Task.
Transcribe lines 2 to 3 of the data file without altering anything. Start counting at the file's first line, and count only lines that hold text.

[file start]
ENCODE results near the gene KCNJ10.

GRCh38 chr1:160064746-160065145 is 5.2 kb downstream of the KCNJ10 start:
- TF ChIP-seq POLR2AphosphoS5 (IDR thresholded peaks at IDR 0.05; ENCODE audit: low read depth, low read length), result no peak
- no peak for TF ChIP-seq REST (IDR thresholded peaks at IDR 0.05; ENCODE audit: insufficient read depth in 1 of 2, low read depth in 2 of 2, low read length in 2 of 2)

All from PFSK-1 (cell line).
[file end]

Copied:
GRCh38 chr1:160064746-160065145 is 5.2 kb downstream of the KCNJ10 start:
- TF ChIP-seq POLR2AphosphoS5 (IDR thresholded peaks at IDR 0.05; ENCODE audit: low read depth, low read length), result no peak